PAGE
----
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IIUM Institute of Islamic Banking and Finance. (IIiBF) INDIVIDUAL ASSIGNMENT: Literature review on zakat paying in Malaysia

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IIUM Institute of Islamic Banking and Finance. (IIiBF) INDIVIDUAL ASSIGNMENT: Literature review on zakat paying in Malaysia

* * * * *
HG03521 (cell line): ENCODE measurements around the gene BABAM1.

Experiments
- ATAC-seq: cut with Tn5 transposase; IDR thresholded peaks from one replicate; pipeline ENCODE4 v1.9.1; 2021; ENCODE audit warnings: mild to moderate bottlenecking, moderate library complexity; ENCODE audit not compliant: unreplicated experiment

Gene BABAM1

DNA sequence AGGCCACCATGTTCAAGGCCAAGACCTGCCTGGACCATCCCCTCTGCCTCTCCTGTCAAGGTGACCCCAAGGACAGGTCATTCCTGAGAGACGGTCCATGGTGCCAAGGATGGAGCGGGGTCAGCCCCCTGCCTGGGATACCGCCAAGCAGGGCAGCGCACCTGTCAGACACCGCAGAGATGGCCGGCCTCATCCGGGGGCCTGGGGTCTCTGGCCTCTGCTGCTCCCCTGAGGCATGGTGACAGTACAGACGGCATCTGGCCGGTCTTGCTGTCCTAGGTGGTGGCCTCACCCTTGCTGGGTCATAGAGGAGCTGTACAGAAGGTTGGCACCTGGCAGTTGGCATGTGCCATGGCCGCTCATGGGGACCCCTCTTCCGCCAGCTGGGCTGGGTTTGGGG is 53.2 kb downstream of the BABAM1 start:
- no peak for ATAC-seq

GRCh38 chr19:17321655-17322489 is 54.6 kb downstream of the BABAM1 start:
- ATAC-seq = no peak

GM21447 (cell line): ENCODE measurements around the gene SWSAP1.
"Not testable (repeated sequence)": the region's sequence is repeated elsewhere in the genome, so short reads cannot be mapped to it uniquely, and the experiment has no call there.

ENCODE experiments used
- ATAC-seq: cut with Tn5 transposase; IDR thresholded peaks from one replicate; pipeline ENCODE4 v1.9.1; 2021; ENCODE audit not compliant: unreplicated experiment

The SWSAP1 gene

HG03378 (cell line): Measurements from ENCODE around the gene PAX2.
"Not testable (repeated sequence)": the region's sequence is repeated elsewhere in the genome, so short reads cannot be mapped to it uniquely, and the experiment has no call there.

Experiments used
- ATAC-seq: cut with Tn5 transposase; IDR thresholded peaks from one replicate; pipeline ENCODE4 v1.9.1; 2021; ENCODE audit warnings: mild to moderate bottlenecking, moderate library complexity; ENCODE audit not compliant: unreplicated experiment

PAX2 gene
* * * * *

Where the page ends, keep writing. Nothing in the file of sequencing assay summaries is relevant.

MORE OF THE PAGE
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  1 IIUM Institute of Islamic Banking and Finance. (IIiBF) INDIVIDUAL ASSIGNMENT: Literature review on zakat paying in Malaysia ASST PROF DR: Syed Marwan ISLAMIC FINANCIAL SYSTEM (IFS) By: MOHAMED ABDIWAHID HASHI (G1819903)  2 Contents 1. Introduction .............................................................................................................. 3 2. Literature review ....................................................................................................... 4 Overview of zakat .......................................................................................................... 4 Zakat administration in Malaysia ................................................................................... 5 3. Issues and gaps .......................................................................................................... 6 1. Issues pertaining to zakat management ................................................................. 6 2. Issues pertaining to zakat collection ....................................................................... 8 3. Issues pertaining to zakat distribution .................................................................... 9 4.  The importance of zakat on the sustainability and efficiency of Islamic financial institutions ...................................................................................................................... 11 5. Conclusion ............................................................................................................... 12 6. References............................................................................................................... 13  3 Literature review on zakat paying in Malaysia 1.   Introduction Zakat is undoubtedly one of the most widely discussed and analyzed aspects of the Islamic economy. This is perhaps because Zakat is one of the five principal pillars of Islam along with Shahadah (declaration of faith), Salat (daily prayers), Sawm (fasting during Ramadan) and Hajj (pilgrimage to Makkah). Zakat also mentioned repeatedly in Quran and some Hadith. (Mahyuddin and Abdullah, 2011) mentioned in their research that the term zakat has been mentioned 58 times in the AL Quran. It has been mentioned 32 times in isolation and 26 times together with salah (prayers). Allah (S.W.T) said in Surah Al baqarah: “Those who behave and do righteousness establish daily prayers and pay poor will ha ve their reward with their Lord” (Al -Baqarah 2: 277). Past research on the concept of zakat and poverty alleviation describes how zakat has in one way or another helped to improve the welfare of people and bridge the gap  between the rich and the poor in society. It is a medium of creating equality among  people in the society (Mujaini, 2005, Ahmad Fahme et al., 2013). Some scholars consider zakat as a social insurance for members of the Muslim community through which a better future is granted (Mahyuddin and Abdullah, 2011)  (Bilqis, April 2017) have cited in their research . Zakat payment has been specified by Allah (s.w.t.) through His Messenger Muhammad (pbuh) with objectives to achieve. In fact, the population of a country is not similar in terms of their economic standing. There are the rich, the poor, the needy, the orphans, single parents and so on. Zakat has a number of objectives. Purification of one’s wealth  is one of the objectives.   Other objectives of zakat are to discourage the concentration of wealth and to reduce the amount of poverty. Furthermore, the main objective of zakat is to achieve socio-economic justice, poverty eradication and economic growth.   The ultimate objective is  4 to seek the pleasure of Allah, while taking into consideration the requirements of the shari’ah.  Well managed zakat system will certainly have a positive impact on the socio-economic positions of the poor and needy between the Ummah. The next part of the paper presents the literature review beginning with the meaning of zakat followed by zakat administration in Malaysia. In the third part issues and gaps pertain the practice of zakat in Malaysia was clearly presented. In the fourth section states the importance of zakat on the sustainability and efficiency of Islamic financial. The final part is the conclusion. 2.   Literature review Overview of zakat Zakat literally means to grow and to increase (Qardhawi, 2000). The term zakat has three different connotations; linguistically, theologically and legally. Linguistically, zakat means cleansing or purification of something from dirty or filth. Theologically, it means spiritual purification resulting from giving of zakat. According to Maududi (1 988), person’s wealth is impure if he does not pay the right of Allah’s servant from the wealth bestowed by him. It also means growth or increase which has two dimensions; first, spiritual development by pleasing Allah, and second, redistribution of income (as Islam forbids accumulation and hoarding) which will lead to greater enjoyment and in turn, will stimulate production and growth. Legally, zakat means transfer of ownership of specific property to specific individuals under specific conditions. Muslims have the obligation to give a specific amount of their wealth (with certain conditions and requirements) to the specified  beneficieres and in fact, the payment of zakat is one of the five pillars of Islam.  There are many evidences from Quran and Sunnah for the obligation of zakat. “And establish prayer and give zakah and obey the Messenger - that you may receive mercy’’. Surah an-Nur (Verse 56) “Take, [O Muhammad], from their wealth a charity by which you purify them and cause them increase, and invoke [  Allah’s blessing] upon them. Indeed, your invocations are reassurance for them. And Allah is Hearing and Knowing’’. Surah At-Tawbah (verse 103)  5 There are two types of zakat. One is Zakat Al-Fitri and Zakat Al-Mal (of wealth). Zakat Fitri: is a one off payment that is made once in every Muslim Hijri calendar year at any time between the first day of the month of Ramadan and the first day of Shawal. All Muslims are obliged to pay this, regardless of their age, status or wealth.   The amount of zakat payable is approximately 3kg of staple food in the relevant country or an amount of money that is equivalent to the price of the food. Zakat al-Mal is an annual payment based on the amount of wealth owned by an individual Muslim or organization. This payment is obligatory upon any individual Muslim or organization that has completed the requirement of Nisab (minimum taxable amount) and Haul (one Muslim Hijri calendar year). The payment is 2.5% out of the total wealth deemed for zakat. For zakat of Al-mal, there are a few categories under it, including zakat of business, zakat of saving, zakat of income, zakat of gold and silver, zakat of poultry (for instance like cow, goat and so on), zakat of fruits and grain, zakat of entrenchment, zakat of investment as well as zakat of Employees Provident Fund (EPF) saving (Muharman et. al., 2011). There are eight groups of people who are the recipients of Zakat, as mentioned by Allah in His Holy Quran (QS: At-Tawbah: 60), including al-  Fuqara’ (needy/strained), al-    Masakin (poor/deficient/lacking), amil (has right to collect zakat), mualaf (convert/reconciled to Islam), al-    Riqab (slave), al-Gharimin (people in debt),  fi-sabililLah (Allah’s cause) and  Ibn as-Sabil (traveler/wayfarer). Allah s.w.t has determined these categories when He says: “ Sadaqat (zakat) are for the poor and the needy, and those employed to administer (the Zakat), for those whose hearts are to be won over (  Muallafat-al-Qulub )  , and for the freeing of human beings from bondage, and (for) those who are burdened with debts, and (for every struggle) in Allah ’   s cause, and (for) the wayfarer: (this is) an ordinance from Allah, Allah is All-Knowing, full of Wisdom. ”  (9:60) Zakat administration in Malaysia In Malaysia, zakat is managed under the respective states authority as part of the administration of the State Islamic Religious Council (SIRC). The law on zakat is governed by each state’s own zakat law (Bakar, 1998). SIRCs are fully  responsible in managing zakat affairs including its collection and distribution. Each state has its own SIRC but they are all referred to as zakat institutions in the Malaysian context.